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Poor fertility is the most common reason for culling on most dairy farms and the CAFRE dairy herd is no exception to this.  Fertility has declined as milk production potential has increased, but this begs the question, as to cause and effect.  “Does high milk production result in poor fertility”?  Fertility is a multi-factorial trait and its deterioration over time has been caused by a number of genetic, environmental and management factors and their interactions, making it very difficult to determine the exact reason(s) for the decline in fertility over recent decades.  However, maiden heifers with similar genetics to their mothers have high conception rates, (generally 60%+), compared to cows, where conception rates <40% are common.  Hence, genetics per se are not the issue.  It may be surmised that the demands of high milk production negatively impact a number of pathways that reduce the likelihood of pregnancy being established.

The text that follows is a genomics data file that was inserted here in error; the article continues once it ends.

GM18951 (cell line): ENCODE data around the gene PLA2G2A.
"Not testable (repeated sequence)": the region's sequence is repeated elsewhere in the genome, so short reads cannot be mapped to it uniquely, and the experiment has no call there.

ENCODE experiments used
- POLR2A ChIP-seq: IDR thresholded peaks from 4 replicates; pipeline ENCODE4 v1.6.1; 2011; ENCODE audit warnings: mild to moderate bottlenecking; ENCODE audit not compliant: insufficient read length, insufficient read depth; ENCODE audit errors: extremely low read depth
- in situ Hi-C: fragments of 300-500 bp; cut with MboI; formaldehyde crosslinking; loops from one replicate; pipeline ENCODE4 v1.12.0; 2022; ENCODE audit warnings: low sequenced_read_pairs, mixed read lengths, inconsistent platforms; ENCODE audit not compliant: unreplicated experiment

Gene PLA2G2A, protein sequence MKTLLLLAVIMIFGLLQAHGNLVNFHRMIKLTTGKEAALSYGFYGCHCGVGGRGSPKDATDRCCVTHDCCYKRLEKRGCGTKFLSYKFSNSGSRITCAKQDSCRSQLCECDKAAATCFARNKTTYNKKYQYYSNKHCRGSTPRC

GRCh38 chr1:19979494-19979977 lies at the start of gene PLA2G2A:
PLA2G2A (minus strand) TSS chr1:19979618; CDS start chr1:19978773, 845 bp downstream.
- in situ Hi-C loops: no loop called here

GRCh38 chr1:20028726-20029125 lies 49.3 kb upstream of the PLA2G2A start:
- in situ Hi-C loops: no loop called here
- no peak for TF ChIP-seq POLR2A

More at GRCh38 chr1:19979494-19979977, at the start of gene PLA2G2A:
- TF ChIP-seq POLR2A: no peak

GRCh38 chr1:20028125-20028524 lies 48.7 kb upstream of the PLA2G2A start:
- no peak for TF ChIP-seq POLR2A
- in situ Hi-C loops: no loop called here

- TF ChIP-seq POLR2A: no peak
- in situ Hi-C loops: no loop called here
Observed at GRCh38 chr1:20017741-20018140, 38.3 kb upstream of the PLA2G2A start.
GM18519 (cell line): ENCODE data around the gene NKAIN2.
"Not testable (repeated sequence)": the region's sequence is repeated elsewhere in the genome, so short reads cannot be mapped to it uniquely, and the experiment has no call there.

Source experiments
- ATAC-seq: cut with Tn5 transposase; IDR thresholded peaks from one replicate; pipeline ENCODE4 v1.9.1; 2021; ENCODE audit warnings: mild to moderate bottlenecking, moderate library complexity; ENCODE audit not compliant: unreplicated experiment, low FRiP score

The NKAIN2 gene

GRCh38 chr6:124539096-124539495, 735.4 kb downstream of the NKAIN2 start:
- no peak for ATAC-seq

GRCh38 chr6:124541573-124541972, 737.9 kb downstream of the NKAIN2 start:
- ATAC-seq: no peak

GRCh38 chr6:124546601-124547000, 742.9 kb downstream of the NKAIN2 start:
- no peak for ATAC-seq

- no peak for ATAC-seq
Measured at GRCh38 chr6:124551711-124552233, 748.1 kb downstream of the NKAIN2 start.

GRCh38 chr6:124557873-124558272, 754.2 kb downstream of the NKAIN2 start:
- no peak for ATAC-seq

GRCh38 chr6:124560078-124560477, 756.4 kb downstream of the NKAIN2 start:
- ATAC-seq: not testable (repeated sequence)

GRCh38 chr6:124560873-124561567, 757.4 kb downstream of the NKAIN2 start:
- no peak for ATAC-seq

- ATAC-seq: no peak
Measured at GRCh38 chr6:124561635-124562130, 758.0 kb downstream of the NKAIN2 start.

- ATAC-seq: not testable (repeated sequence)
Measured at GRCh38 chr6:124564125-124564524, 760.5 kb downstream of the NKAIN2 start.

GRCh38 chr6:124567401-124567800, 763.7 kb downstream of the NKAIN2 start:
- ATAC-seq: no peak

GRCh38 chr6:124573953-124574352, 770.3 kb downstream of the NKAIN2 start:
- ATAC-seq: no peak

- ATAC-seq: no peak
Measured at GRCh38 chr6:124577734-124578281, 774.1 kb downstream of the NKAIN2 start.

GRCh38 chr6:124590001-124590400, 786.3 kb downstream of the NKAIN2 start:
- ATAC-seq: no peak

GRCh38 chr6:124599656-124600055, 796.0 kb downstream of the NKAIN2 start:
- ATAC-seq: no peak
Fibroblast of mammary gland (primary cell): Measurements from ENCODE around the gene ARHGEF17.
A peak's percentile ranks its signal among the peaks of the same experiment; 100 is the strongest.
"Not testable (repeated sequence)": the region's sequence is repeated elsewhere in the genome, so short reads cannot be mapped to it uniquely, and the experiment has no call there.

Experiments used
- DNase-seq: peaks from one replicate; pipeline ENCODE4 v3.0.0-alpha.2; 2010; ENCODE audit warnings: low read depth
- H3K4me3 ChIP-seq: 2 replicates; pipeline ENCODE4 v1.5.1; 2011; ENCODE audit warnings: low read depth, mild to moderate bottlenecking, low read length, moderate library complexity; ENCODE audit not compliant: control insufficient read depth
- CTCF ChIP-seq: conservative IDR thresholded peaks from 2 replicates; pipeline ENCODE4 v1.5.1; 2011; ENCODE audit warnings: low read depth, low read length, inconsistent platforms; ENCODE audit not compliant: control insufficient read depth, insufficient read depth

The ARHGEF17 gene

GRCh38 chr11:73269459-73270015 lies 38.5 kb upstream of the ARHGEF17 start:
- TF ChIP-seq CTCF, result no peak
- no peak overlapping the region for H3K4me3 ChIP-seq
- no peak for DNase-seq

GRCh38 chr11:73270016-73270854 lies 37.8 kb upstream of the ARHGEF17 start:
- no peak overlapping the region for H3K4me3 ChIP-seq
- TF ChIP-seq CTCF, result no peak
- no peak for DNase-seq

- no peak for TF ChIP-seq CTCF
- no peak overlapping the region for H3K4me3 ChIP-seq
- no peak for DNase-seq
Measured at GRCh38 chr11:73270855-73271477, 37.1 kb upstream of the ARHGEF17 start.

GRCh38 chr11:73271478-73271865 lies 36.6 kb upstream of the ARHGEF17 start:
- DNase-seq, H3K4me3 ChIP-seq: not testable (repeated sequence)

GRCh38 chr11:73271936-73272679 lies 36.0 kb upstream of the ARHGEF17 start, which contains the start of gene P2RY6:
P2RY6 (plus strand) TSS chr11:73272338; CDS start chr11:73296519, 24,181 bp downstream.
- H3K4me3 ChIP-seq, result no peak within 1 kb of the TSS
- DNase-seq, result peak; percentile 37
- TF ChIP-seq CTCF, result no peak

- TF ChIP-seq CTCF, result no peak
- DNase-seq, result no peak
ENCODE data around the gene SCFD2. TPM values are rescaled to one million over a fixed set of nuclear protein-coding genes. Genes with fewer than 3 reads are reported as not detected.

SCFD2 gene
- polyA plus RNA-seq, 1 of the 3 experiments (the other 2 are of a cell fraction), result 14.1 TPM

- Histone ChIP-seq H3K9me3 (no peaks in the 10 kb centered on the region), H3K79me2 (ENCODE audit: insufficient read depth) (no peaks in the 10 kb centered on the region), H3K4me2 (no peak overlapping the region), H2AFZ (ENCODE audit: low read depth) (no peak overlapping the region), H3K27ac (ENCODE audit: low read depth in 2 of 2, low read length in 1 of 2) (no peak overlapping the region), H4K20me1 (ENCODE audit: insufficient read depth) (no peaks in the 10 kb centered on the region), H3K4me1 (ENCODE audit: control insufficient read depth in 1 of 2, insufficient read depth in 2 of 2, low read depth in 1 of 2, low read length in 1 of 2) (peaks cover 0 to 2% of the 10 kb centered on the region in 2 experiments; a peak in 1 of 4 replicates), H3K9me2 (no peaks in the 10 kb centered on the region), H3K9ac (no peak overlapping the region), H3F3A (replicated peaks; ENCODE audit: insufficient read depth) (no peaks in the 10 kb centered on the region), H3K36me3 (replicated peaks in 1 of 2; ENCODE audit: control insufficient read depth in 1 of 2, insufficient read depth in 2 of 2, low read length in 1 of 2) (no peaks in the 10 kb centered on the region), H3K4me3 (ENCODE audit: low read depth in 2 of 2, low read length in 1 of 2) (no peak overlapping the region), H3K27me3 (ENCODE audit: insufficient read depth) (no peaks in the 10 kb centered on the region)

Herd longevity is closely associated with both profitability and environmental sustainability.  By improving fertility, the number of replacement heifers required decreases. (Replacement heifers represent the second largest cost on a dairy farm after concentrates).  The number of replacements needed to sustain cow numbers also has a big impact on the overall emissions of greenhouse gases and also on ammonia production.   

With increasing emphasis now being placed on non-production traits in bull pta figures, such as longevity, fertility and somatic cell count, there is evidence that fertility has turned the corner and is generally improving, if only slowly.  However, as non-production traits have low heritability in the next generation, improvements will be slow to manifest themselves in measurable outcomes.  There is evidence from the CAFRE dairy herd that bulls with high fertility figures do produce daughters that have better conception rates and improved calving interval, compared to bulls with poorer fertility figures.

There is no magic formula that will lead to better fertility in dairy cows, but there are many good management practices that when added together, can make a big difference to overall fertility levels both in the short term and the longer term.  See the pdf’s below or click on the following links for more information on management practices adopted within the CAFRE dairy herd which contribute to maintaining and improving the fertility of the herd: